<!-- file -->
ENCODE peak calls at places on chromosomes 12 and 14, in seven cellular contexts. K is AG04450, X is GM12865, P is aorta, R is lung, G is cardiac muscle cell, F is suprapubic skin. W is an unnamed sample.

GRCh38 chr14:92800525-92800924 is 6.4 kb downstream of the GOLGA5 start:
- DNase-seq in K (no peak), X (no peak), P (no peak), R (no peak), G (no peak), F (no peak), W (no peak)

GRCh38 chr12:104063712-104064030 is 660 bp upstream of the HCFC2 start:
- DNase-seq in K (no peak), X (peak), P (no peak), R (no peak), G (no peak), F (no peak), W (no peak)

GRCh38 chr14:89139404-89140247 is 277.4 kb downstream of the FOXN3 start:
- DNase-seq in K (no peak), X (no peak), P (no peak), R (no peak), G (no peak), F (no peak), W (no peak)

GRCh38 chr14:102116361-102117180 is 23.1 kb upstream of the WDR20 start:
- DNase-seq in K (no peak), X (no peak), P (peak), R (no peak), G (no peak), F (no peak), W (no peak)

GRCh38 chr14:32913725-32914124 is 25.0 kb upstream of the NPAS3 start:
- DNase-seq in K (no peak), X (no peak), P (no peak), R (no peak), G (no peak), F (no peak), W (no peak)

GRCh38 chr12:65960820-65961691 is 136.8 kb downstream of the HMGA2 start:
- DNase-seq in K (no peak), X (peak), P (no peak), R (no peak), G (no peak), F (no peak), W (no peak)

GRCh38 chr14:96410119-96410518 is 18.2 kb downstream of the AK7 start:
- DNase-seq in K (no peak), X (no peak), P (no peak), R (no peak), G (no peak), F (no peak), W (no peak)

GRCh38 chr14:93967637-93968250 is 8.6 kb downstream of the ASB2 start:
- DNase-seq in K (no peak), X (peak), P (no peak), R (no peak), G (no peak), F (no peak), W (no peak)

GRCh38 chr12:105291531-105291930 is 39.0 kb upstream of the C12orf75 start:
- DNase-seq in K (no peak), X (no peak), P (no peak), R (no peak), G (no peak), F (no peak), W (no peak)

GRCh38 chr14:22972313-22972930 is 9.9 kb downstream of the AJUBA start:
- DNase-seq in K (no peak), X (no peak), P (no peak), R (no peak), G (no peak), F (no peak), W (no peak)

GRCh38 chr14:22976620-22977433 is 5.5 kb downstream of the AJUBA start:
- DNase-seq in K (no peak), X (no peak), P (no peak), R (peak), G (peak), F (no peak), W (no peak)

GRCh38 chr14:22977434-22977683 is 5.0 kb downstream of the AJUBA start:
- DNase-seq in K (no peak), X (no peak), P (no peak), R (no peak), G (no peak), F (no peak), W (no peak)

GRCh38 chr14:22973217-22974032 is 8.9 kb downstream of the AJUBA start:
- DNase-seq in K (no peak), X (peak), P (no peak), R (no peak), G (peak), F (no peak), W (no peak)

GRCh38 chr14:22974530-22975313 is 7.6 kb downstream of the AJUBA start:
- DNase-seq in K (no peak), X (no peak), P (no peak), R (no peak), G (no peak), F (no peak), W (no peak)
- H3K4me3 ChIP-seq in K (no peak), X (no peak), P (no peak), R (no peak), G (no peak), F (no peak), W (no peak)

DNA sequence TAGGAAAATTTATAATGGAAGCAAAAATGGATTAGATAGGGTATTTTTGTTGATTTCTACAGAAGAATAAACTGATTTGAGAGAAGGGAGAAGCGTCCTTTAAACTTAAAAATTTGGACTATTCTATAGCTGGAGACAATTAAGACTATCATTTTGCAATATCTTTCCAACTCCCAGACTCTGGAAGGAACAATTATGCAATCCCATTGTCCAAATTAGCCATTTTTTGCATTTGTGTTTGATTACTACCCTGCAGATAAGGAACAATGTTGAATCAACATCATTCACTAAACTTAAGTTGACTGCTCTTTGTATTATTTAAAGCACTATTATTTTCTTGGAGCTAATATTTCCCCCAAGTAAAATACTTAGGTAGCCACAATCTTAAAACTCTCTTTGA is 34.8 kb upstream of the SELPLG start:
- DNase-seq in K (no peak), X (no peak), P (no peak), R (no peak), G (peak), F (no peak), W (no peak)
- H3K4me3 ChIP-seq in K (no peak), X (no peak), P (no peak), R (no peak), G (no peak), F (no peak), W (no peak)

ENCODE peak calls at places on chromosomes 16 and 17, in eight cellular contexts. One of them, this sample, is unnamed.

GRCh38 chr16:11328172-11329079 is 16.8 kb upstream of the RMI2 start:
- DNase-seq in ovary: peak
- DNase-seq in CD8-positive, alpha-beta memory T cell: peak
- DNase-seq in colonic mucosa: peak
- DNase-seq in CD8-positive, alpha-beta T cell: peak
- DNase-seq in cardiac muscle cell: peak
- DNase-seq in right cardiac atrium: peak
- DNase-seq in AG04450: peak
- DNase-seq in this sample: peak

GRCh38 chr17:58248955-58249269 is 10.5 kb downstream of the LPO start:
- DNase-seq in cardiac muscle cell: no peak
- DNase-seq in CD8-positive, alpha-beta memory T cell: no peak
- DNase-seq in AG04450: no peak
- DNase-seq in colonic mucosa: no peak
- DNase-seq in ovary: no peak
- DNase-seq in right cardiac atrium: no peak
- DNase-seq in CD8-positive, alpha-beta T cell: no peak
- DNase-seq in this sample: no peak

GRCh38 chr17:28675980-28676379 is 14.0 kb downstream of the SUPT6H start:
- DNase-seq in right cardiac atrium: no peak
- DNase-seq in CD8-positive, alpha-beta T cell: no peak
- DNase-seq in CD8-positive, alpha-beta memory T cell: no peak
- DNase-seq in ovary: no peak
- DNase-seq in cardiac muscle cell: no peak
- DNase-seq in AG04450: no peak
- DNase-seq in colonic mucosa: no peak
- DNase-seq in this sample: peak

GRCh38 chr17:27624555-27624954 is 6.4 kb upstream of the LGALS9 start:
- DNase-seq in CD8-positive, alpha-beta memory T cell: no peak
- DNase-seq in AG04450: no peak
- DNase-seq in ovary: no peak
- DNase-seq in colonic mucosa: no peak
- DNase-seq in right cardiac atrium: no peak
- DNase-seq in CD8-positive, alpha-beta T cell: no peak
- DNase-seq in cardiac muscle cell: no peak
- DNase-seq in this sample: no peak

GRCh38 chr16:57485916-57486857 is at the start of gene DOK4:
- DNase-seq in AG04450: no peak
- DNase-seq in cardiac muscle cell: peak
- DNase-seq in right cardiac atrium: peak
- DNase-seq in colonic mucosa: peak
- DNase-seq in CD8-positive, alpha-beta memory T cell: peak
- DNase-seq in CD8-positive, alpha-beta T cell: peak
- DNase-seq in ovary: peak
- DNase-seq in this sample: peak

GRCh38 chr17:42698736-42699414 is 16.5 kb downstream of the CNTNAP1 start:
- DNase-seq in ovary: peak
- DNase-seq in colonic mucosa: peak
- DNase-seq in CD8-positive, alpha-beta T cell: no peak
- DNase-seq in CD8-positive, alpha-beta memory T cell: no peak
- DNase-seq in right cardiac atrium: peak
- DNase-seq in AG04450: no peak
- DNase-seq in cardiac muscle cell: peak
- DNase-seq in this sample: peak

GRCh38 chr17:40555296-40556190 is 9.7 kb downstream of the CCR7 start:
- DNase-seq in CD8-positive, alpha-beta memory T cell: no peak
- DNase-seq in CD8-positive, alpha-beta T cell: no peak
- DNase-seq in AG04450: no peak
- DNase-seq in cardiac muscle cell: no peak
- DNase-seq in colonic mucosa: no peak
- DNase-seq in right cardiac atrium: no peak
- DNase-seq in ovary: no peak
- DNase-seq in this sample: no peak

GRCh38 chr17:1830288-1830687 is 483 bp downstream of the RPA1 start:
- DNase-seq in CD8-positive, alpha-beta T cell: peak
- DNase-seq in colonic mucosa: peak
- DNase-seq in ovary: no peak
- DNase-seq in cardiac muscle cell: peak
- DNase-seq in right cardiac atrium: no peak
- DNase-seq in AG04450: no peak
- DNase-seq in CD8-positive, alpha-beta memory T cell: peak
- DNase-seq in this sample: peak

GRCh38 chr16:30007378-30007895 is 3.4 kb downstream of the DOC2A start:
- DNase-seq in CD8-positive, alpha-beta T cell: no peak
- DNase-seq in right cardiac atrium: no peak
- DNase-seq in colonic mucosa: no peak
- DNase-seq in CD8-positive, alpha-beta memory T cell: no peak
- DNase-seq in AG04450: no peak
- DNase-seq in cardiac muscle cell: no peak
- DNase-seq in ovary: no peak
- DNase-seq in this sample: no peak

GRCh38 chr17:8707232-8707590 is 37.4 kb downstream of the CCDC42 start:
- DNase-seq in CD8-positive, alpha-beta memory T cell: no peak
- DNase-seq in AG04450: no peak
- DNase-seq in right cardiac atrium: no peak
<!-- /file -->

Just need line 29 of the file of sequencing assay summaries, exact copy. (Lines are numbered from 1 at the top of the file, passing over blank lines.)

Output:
- DNase-seq in K (no peak), X (no peak), P (no peak), R (no peak), G (no peak), F (no peak), W (no peak)